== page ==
Top critical review
Just. Not. Good.
21 January 2011
Not good at all. Reynolds' strength lies in design and he should stick to the knitting. He is not a speechwriter and not a presentation coach, so his advice - while fundamentally sound - rings hollow to me throughout this book. There are no new ideas here and the ideas he does propound are not particularly well-written. Also, the book lacks examples - say, of of a presentation evolving from an early draft to a strong final version with the reasons for the changes clearly highlighted.
There is another problem with this book. Reynolds is deeply fascinated by Japanese civilisation and clearly believes it has many lessons to teach us and his minimalist, Zen aesthetic on the design side is what has rightly made him famous in the presentation world. But in this book, he reminded me of Alison Hannigan's character in the American Pie films who begins every other sentence with the phrase, "This one time, at band camp ..."
Garr spends a LOT of time using at-best tenuous analogies from Japanese culture to make his points about presentations - so apparently, a presentation is like taking a Japanese bath, should be like a bamboo, must overcome the 10 evils of Budo, could be like Aikido (and Judo!) and should have P.U.N.C.H. (yet another lousy acronym) too.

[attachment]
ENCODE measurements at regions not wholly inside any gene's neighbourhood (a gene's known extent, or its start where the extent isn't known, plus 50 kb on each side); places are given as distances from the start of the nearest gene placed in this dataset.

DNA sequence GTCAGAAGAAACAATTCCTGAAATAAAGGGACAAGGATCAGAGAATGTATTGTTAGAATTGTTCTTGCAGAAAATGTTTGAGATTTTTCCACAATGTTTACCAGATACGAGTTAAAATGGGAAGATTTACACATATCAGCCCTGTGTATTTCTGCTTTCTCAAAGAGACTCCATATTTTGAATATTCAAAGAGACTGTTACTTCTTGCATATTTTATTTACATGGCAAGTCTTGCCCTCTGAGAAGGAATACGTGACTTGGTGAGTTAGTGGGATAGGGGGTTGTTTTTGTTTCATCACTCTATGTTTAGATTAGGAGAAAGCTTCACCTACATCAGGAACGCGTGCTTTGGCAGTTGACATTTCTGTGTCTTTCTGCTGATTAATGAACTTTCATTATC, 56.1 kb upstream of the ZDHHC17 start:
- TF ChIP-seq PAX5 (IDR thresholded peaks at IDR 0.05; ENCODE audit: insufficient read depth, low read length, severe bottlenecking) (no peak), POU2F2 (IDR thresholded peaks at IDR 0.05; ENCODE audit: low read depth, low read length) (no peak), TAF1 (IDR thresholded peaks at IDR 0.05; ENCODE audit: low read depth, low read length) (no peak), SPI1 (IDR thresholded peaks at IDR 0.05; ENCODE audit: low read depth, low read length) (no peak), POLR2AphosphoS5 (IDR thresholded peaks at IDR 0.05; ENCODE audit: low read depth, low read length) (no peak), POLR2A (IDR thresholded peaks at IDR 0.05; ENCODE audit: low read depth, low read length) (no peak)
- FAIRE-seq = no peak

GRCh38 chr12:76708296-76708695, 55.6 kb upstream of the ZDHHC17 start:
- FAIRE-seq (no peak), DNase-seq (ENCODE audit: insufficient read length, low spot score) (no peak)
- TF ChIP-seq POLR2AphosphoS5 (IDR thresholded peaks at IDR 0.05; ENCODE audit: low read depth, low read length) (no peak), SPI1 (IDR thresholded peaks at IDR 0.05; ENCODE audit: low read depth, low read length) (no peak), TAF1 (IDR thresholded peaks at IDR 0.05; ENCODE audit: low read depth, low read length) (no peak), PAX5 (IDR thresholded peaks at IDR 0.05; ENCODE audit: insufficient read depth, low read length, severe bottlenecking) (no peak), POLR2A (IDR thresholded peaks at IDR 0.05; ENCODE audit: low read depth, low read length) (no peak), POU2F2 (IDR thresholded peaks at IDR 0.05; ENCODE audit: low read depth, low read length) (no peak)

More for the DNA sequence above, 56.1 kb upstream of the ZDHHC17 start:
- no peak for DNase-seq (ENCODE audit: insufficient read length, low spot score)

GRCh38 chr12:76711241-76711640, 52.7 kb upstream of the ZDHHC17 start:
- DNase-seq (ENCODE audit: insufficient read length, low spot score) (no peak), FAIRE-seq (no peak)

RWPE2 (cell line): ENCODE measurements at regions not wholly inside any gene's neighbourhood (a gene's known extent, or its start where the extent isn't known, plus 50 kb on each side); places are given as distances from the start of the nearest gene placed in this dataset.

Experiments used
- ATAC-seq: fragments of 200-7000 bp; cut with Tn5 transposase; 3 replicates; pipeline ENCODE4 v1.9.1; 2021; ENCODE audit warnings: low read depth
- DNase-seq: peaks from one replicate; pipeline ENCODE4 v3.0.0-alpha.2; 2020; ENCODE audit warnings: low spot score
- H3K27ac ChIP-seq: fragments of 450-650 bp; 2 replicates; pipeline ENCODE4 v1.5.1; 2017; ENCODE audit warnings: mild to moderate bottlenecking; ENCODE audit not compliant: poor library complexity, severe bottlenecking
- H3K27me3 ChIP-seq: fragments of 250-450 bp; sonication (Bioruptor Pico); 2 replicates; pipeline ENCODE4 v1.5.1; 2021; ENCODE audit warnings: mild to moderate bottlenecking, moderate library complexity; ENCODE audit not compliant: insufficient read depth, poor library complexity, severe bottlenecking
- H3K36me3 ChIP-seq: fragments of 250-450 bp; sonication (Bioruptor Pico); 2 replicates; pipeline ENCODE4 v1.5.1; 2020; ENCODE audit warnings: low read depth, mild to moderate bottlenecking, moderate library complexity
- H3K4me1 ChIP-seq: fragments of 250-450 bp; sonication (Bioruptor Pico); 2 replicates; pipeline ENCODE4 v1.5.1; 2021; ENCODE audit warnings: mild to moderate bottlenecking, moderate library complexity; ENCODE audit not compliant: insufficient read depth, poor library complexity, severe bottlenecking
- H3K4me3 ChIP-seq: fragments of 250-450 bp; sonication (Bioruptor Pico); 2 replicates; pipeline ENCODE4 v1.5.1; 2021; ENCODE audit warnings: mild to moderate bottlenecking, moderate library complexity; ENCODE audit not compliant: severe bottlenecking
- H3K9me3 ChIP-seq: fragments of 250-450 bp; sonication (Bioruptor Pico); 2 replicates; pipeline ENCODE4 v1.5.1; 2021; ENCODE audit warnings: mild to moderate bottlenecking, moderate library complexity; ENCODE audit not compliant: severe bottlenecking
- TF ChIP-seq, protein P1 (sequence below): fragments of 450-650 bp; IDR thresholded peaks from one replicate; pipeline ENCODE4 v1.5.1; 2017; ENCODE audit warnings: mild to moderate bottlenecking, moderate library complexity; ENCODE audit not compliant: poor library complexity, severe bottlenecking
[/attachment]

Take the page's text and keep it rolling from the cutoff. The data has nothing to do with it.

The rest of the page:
Garr's fascination with all things Japanese is even starting to pollute his slides. I have noticed now that he regularly has his usual beautiful image, along with the pull quote or tightly phrased idea, on his slides - PLUS Japanese subtitles for the verbiage. What!? That's called clutter! If you're presenting to a Japanese audience, you use the yokogaki, for everyone else, that is just indecipherable clutter taking up room on your slide.
If you're looking for a good text on crafting the narrative of your presentation, try Nancy Duarte's Resonate (Nancy works with presenters every day and it shows on every page) and if you want to get into the meat and potatoes of oratory and rhetoric for your delivery, go to the Master - Max Atkinson. No cutesie ideas, no silly acronyms or self-indulgent analogies, just solid, example-driven advice from the trenches.
This book? Not worth your time.